Verse 20 says, the Father ran toward the son and fell on his neck and kissed him; kissed as a token of his love and endearment; a sign of reconciliation and friendship; expressive of the strength of his affection to him. I believe they both wept and embraced each other. In order for the son to weep he had to let go of some things. Such as pride, resentment, rebellion, and stubbornness. These things may have been dealt with in the pigpen, at the lowest point in his life. However, the father’s forgiveness toward his son, and the son forgiving himself was dealt with in the loving embrace of his father.
Remember the prodigal son left home for a reason, whether he had a good reason or not, he felt he did. Whether he felt unloved, misunderstood, or unappreciated, he left with the intention of not returning. He felled into immorality and hardship. His so call friends were not there, when he needed them, they all abandoned him. Unable to provide for himself, stripped of any dignity or self-reliance he remembered his father.
In order to be set free from the pain, and torment you must let go of certain things. There’s an exchange that must take place. You must let go of unforgiveness, bitterness, and resentment. Are you willing to be whole in your body and your soul? If so then you must be willing to let go of the betrayal, rejection, let go of the verbal & physical abuse done to you. You must let go of self-condemnation, and guilt. You must forgive others and you must forgive yourself.
Luke 15:22 says "Bring forth the best robe and put it on him." In having the best robe placed on him, the Father was telling the prodigal as well as all observers that his position as son was being restored. There was no proving his faithfulness or sonship neither was there any punishment or demotion. He had learned a valuable lesson through the pain and hardship he had endured. It was an immediate demonstration of complete approval, love and mercy as well as protection - major benefits of being a son.
In addition, everyone was witnessing the Father's transfer of the prime inheritance (birthright) from the eldest son to the youngest son.
Joseph’s coat of many colors hinted to his brothers that Joseph would receive the birthright instead of the eldest son, Ruben. The garment was of many colors, not pieces, marking it as a priestly and royal robe. This robe similar to the prodigal son’s robe was intended as a mark of honor and rank, worn only by a chief and heir (Gen. 37:3).
Jesus had a woven robe, one piece not pieced together, that the Romans cast lot over. Jesus being the first-born, and Joseph being deceased, would have entitled him to the birthright, and robe according to Jewish tradition. This robe was similar to what the high priest wore.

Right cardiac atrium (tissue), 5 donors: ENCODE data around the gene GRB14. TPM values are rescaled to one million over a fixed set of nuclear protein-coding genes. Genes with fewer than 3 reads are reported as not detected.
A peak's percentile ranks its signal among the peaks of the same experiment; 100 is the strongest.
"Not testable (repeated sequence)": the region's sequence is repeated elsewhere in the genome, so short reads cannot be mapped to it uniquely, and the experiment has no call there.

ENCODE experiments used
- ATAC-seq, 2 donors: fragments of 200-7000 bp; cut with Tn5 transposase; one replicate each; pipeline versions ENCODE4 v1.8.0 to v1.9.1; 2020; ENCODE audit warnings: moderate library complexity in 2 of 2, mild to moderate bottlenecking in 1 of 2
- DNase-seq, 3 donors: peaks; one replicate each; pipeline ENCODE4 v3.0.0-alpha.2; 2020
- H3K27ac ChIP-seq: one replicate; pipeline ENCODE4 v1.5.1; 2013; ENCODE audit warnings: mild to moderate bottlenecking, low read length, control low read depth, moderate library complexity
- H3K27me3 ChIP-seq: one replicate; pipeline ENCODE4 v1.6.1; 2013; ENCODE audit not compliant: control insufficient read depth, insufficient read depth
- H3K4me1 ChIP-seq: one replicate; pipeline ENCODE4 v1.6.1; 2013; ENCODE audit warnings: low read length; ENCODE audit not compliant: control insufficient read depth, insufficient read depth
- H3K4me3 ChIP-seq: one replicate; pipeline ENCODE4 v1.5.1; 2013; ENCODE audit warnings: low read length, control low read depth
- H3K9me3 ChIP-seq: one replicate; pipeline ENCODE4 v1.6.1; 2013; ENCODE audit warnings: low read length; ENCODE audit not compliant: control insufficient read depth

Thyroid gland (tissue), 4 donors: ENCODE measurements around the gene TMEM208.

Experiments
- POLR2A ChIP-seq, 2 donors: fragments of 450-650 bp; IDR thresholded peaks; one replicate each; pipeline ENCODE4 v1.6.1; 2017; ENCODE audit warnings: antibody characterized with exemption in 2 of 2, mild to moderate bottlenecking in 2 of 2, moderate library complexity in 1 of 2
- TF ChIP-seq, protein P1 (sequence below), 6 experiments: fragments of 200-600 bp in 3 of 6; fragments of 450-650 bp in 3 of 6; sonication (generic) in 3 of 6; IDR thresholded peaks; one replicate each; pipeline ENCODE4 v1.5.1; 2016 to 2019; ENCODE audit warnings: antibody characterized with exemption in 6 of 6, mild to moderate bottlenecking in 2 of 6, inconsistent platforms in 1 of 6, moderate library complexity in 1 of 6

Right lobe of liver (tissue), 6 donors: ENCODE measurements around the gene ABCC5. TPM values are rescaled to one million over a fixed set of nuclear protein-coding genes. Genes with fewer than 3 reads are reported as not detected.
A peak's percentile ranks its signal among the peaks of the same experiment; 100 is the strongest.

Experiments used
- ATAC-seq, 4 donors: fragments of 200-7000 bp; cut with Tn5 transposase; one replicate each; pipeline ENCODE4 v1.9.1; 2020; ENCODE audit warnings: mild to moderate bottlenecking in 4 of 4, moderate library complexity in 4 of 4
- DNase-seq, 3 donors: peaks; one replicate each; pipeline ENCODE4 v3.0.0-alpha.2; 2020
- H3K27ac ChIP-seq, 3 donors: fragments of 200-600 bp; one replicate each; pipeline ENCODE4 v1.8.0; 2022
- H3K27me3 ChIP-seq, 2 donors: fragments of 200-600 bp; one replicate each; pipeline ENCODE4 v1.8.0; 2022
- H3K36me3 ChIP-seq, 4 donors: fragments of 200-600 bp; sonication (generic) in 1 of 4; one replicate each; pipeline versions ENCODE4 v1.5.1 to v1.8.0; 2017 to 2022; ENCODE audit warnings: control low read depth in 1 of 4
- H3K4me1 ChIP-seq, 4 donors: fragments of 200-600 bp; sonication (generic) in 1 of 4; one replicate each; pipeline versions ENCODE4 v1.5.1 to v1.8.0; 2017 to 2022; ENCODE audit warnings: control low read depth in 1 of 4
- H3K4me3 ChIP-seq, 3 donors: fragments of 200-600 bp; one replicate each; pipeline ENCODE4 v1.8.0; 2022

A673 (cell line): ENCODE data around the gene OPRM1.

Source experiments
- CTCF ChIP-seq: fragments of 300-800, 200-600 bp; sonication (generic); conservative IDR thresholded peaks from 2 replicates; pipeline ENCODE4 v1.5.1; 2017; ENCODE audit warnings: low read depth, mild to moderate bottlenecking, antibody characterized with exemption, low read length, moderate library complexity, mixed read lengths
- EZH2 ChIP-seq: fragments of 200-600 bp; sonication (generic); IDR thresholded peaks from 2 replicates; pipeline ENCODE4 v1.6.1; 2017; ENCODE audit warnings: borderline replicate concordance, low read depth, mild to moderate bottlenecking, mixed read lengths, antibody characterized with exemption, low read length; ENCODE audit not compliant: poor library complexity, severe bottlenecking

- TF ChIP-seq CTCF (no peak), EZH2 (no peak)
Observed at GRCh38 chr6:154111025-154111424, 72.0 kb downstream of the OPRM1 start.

In Luke 15:22 the father demanded the servant to put a ring on his hand. Once again we see this as the father's token of favor, and son ship to the prodigal.
Long ago, presenting a ring to someone was a sign of great affection and also a symbol of being placed in an office of authority; among the rich it was a sign of wealth and dignity.
Pharaoh removed his signet ring and put it on Joseph's hand when installing him into office in Egypt (Genesis 41:42).
“In the book of Esther the King took off his ring, the royal signet by which the decrees of government were signed, and gave it to Mordecai (Esther 8:2). The ring showed Pharaoh's affection for Joseph and the King's affection for Mordecai. This transferred to them all power and authority necessary for the promotions they received, one as Governor and the other as Prime Minister.”
The ring placed on the hand of the Prodigal was evidenced of the great affection the Father had toward him. It also announced, once again, the transfer of inheritance, which would ordinarily have gone to the first-born.
Luke 15:22 "Put shoes on his feet" In ancient biblical times only servants and slaves went barefoot. Therefore, when the Father ordered shoes to be brought out and put on the Prodigal's feet he said for the third and final time that the Prodigal was not to be treated as a servant, but as a son with all entitlements.
Both Moses and Joshua were asked to remove their sandals because the ground they were standing on was holy ground (Exodus 2:5 & Joshua 5:15). The shoes are a form of entitlement and covering, it had to be removed in the presence of God. Why? They were not entitled to stand before God on their own merits. It is only by His grace and mercy that Moses and Joshua could come into God’s presence. They were told to take off their shoes, not anything else. The shoes were not needed before God because He alone is theirs and our covering. He alone is the reason we can come into His presence.
All that the prodigal son received was given to him; he didn’t earn or deserve it. Yet, everyone was witnessing the Father's transfer of the prime inheritance (birthright) from the eldest son to the youngest son. But, what about the eldest son who didn’t leave home or transgress?...To be continued